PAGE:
North Carolina — still purple but up for grabs
Two months ago, Democrats were upbeat about North Carolina: the reelection of a popular Governor who won widespread praise for handling the COVID-19 crisis; a first-rate Senate candidate who could topple an undistinguished incumbent; a right-wing Republican state legislature would be equalized, and Joe Biden was a slight favorite.
It was not to be. Gov Cooper won, but not by the decisive margin expected; the Senate candidate lost when caught in a sexting scandal; Joe Biden narrowly fell short; Republicans kept their dominance of the state legislature and elected a Trump-like Black Lieutenant Governor.
Thus, while Virginia solidified as a Democratic stronghold, with Biden winning by ten points, and Georgia flipped to blue, North Carolina remained only a hope. This election showed “progressives still have a lot of work to do,” wrote Steve Ford, the former editorial page editor of the Raleigh News and Observer.
It was as recently as 2008 when Barack Obama carried the Tar Heel state; the demographics seemed to be favorable, and surveys showed that an influx of newcomers to the state’s many attractions tended to vote Democratic. Since then — other than Roy Cooper (my son worked in his reelection campaign) — it has been all Rs.
It starts with candidates — finding more like Cooper, who grew up on an Eastern North Carolina tobacco farm. He has won statewide six times, twice as governor, is a policy progressive who doesn’t come across as an elitist.
Some of the demographics haven’t worked out quite as envisioned in the sunshine days of 12 years ago. North Carolina doesn’t have the big populous suburbs like northern Virginia or Georgia counties like Cobb and Gwinnett, once represented by Newt Gingrich and now solidly blue.
Though he lost the state overall, Biden won about 60 percent of the vote in the economically flourishing health care, high tech and financial centers of the “Research Triangle” around Raleigh, Durham and Charlotte. Some of these urban counties include what would be classified as suburbs in other states. Overall these dynamic counties represent about 40 percent of the vote.
According to the Associated Press vote count, Blacks comprised 19 percent of the North Carolina vote. If that’s right — the conventional exit polls showed it higher — it was two points or so less than what Democrats projected. Two additional points of Black turnout for Biden might have been enough to win the state for him.
The party may need an intensive Stacey Abrams-like registration drive over the next two years. Overall, North Carolina Republicans registered more new voters than Democrats this year. Trump and GOP Sen. Thom Tillis dominated the smaller, mostly rural and lower income counties in the eastern and western part of the state.
In North Carolina, among other states, Democrats have not been effective in getting across their health care message. The Affordable Care Act, with its subsidies and protections, helps poorer communities the most. North Carolina, thanks to the right-wing state legislature, is one of only a dozen states that have rejected the ACA’s Medicaid expansion benefits; voters in other conservative bastions, such as Oklahoma and Missouri, approved Medicaid expansion. Over the past decade, well over 100 rural hospitals have shut down, including seven in North Carolina; it has disproportionately hit states that haven’t participated in Medicaid expansion.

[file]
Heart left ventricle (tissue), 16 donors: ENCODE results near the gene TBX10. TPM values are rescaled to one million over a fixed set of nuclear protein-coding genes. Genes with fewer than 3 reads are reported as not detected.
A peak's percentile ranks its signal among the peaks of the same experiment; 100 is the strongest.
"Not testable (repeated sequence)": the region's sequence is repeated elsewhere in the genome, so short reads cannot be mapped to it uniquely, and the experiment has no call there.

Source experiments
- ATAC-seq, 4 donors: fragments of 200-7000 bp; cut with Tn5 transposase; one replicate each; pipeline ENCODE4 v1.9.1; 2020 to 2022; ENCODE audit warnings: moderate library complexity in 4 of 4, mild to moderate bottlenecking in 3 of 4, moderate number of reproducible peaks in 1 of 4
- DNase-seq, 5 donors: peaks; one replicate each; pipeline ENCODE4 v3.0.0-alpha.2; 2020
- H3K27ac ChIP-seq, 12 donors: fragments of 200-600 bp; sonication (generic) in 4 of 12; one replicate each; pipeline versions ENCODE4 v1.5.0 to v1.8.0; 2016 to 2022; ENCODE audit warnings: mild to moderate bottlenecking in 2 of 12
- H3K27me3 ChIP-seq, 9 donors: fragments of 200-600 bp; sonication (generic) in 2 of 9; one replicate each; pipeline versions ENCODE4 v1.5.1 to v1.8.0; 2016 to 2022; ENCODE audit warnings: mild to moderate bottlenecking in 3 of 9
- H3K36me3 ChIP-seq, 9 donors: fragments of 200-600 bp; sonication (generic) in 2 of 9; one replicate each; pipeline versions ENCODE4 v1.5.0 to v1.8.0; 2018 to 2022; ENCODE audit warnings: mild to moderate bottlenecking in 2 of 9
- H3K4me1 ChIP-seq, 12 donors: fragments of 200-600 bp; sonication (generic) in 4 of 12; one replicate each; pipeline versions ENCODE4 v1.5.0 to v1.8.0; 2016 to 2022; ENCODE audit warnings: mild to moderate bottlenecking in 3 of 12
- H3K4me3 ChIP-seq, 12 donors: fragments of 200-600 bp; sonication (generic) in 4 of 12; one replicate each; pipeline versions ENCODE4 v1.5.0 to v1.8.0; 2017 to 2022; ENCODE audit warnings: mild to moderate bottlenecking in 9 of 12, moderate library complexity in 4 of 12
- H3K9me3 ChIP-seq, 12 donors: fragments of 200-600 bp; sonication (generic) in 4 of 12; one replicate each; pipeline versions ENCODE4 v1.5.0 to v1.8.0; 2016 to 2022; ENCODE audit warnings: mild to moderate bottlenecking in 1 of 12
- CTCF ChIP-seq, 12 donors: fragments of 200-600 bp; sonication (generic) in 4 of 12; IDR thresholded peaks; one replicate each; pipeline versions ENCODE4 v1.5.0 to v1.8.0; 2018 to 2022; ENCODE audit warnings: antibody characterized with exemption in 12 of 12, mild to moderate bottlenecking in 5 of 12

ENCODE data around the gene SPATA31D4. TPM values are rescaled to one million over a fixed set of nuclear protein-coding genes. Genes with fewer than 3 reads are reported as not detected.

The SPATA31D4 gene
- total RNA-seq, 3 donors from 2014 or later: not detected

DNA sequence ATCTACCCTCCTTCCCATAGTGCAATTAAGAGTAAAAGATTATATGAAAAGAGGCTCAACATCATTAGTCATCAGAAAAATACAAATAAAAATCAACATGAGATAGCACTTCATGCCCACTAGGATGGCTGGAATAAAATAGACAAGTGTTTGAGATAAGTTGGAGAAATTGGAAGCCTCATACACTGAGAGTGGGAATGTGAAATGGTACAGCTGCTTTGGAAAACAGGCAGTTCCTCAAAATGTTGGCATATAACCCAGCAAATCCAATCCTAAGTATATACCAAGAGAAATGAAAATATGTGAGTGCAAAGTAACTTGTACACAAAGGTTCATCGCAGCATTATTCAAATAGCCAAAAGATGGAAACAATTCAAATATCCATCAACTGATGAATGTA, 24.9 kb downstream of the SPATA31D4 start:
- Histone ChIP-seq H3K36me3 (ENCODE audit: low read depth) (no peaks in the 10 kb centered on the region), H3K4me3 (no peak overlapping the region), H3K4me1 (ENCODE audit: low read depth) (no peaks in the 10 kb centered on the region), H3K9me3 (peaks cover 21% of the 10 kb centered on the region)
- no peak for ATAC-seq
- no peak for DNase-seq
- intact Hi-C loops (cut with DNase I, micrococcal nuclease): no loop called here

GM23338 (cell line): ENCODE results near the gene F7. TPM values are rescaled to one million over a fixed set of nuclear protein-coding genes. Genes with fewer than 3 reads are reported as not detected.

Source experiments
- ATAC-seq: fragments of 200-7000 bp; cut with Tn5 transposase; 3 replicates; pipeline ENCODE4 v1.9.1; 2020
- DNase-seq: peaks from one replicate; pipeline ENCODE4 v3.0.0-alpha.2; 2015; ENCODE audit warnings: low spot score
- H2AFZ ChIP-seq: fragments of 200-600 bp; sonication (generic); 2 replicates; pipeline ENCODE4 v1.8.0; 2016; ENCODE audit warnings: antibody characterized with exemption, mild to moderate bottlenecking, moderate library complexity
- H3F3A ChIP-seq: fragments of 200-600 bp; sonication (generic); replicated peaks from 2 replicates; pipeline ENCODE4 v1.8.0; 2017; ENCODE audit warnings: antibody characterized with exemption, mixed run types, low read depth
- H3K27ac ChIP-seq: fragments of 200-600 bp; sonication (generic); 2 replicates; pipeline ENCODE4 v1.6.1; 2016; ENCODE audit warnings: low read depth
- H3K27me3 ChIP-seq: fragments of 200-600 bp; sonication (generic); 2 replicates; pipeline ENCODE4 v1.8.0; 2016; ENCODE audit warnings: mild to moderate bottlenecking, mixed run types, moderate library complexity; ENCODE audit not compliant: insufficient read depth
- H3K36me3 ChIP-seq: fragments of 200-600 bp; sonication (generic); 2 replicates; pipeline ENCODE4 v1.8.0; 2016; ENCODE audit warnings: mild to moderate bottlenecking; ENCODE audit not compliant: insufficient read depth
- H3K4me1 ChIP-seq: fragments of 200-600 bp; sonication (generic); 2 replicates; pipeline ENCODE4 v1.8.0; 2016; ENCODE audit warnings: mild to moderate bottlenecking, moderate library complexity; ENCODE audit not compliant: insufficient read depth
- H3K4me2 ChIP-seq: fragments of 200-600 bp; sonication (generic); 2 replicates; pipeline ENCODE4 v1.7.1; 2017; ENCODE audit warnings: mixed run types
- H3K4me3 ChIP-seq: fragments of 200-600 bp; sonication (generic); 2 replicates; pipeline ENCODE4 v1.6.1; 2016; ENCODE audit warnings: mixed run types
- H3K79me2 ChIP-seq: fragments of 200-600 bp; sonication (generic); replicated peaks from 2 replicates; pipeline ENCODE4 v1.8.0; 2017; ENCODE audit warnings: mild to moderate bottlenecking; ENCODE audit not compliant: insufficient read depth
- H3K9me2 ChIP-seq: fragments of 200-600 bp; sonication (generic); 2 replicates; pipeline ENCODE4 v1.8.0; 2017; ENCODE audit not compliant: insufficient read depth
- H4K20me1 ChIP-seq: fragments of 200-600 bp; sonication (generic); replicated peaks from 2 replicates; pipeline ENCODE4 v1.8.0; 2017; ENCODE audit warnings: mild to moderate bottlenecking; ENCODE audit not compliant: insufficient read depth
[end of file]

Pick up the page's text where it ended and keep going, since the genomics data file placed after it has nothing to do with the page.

Both Trump and Tillis have sought to kill the ACA and opposed Medicaid expansion.
Yet across the Tar Heel state, lower income, largely white counties — from Graham in the West to Columbus in the East — voted solidly Republican, as did counties, like Davie and Yadkin that lost their hospitals.
Michael Bitzer, a Catawba College Political Science professor who tracks the state’s politics assiduously, says North Carolina “still is a purple state.” There is a critical Senate race in the state in 2022, for the seat of retiring Republican Sen. Richard Burr. There already are half a dozen potential Republican candidates, including Donald Trump’s daughter-in-law. Democrats need to find a candidate who is neither an elitist nor a sexting devotee.
The Republican challenge then — and in the next Presidential race — is to make inroads in the fastest growing parts of the state and — without Trump — still totally command the rural white enclaves.
Democrats have to energize the minority communities and fashion a more persuasive appeal in those non-urban areas.
In 2024 of all the states Republicans won this time, the most vulnerable probably will be North Carolina.
Al Hunt is the former executive editor of Bloomberg News. He previously served as reporter, bureau chief and Washington editor for the Wall Street Journal. For almost a quarter century he wrote a column on politics for The Wall Street Journal, then the International New York Times and Bloomberg View. He hosts 2020 Politics War Room with James Carville. Follow him on Twitter @AlHuntDC.